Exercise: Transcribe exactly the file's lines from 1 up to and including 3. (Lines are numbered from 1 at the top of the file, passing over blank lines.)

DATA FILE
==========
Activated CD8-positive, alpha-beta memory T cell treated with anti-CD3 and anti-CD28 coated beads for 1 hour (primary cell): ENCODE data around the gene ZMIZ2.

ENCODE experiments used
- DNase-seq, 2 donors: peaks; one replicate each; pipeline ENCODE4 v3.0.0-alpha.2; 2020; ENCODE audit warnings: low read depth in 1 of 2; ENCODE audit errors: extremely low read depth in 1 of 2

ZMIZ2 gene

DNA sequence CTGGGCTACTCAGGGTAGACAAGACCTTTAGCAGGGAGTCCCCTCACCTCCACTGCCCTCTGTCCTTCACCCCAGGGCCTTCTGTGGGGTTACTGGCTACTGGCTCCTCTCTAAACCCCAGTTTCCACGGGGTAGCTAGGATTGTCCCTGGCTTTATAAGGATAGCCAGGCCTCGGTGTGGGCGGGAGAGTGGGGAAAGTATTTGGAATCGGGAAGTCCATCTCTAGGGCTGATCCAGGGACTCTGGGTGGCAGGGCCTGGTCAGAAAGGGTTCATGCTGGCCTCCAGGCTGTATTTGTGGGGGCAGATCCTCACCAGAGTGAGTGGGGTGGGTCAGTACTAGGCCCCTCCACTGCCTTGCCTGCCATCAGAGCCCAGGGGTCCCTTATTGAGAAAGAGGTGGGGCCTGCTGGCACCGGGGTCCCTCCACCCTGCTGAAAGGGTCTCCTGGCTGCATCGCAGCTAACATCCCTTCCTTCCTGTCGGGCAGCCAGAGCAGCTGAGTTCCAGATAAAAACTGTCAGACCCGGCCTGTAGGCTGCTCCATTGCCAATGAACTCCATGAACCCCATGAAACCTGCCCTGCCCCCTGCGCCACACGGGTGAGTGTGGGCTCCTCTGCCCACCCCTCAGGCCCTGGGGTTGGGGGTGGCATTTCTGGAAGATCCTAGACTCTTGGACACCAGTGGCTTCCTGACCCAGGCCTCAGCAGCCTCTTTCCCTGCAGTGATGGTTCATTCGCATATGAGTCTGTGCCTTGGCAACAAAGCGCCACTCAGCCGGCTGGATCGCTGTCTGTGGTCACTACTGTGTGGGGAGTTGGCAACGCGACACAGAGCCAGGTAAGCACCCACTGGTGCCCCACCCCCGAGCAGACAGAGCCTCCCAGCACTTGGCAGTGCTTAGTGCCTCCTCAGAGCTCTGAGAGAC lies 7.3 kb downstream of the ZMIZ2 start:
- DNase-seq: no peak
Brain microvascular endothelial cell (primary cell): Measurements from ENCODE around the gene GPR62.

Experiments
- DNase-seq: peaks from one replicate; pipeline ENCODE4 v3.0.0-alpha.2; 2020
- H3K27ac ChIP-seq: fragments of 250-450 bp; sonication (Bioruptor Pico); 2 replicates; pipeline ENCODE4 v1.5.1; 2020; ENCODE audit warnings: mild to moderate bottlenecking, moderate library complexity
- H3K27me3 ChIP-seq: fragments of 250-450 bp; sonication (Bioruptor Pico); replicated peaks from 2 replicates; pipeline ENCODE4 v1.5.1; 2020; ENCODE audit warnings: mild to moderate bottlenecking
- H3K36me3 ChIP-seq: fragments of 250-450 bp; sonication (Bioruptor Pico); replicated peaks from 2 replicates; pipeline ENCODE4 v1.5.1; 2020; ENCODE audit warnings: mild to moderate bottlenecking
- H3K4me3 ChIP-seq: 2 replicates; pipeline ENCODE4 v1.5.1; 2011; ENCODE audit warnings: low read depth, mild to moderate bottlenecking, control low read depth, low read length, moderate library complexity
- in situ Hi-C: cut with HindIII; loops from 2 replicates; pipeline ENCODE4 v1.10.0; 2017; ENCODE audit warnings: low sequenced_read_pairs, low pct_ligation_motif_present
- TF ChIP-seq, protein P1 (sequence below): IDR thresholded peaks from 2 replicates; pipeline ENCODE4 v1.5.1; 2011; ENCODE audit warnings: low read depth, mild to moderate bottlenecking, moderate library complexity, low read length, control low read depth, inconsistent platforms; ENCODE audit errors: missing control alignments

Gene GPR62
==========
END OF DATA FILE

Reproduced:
Activated CD8-positive, alpha-beta memory T cell treated with anti-CD3 and anti-CD28 coated beads for 1 hour (primary cell): ENCODE data around the gene ZMIZ2.

ENCODE experiments used
- DNase-seq, 2 donors: peaks; one replicate each; pipeline ENCODE4 v3.0.0-alpha.2; 2020; ENCODE audit warnings: low read depth in 1 of 2; ENCODE audit errors: extremely low read depth in 1 of 2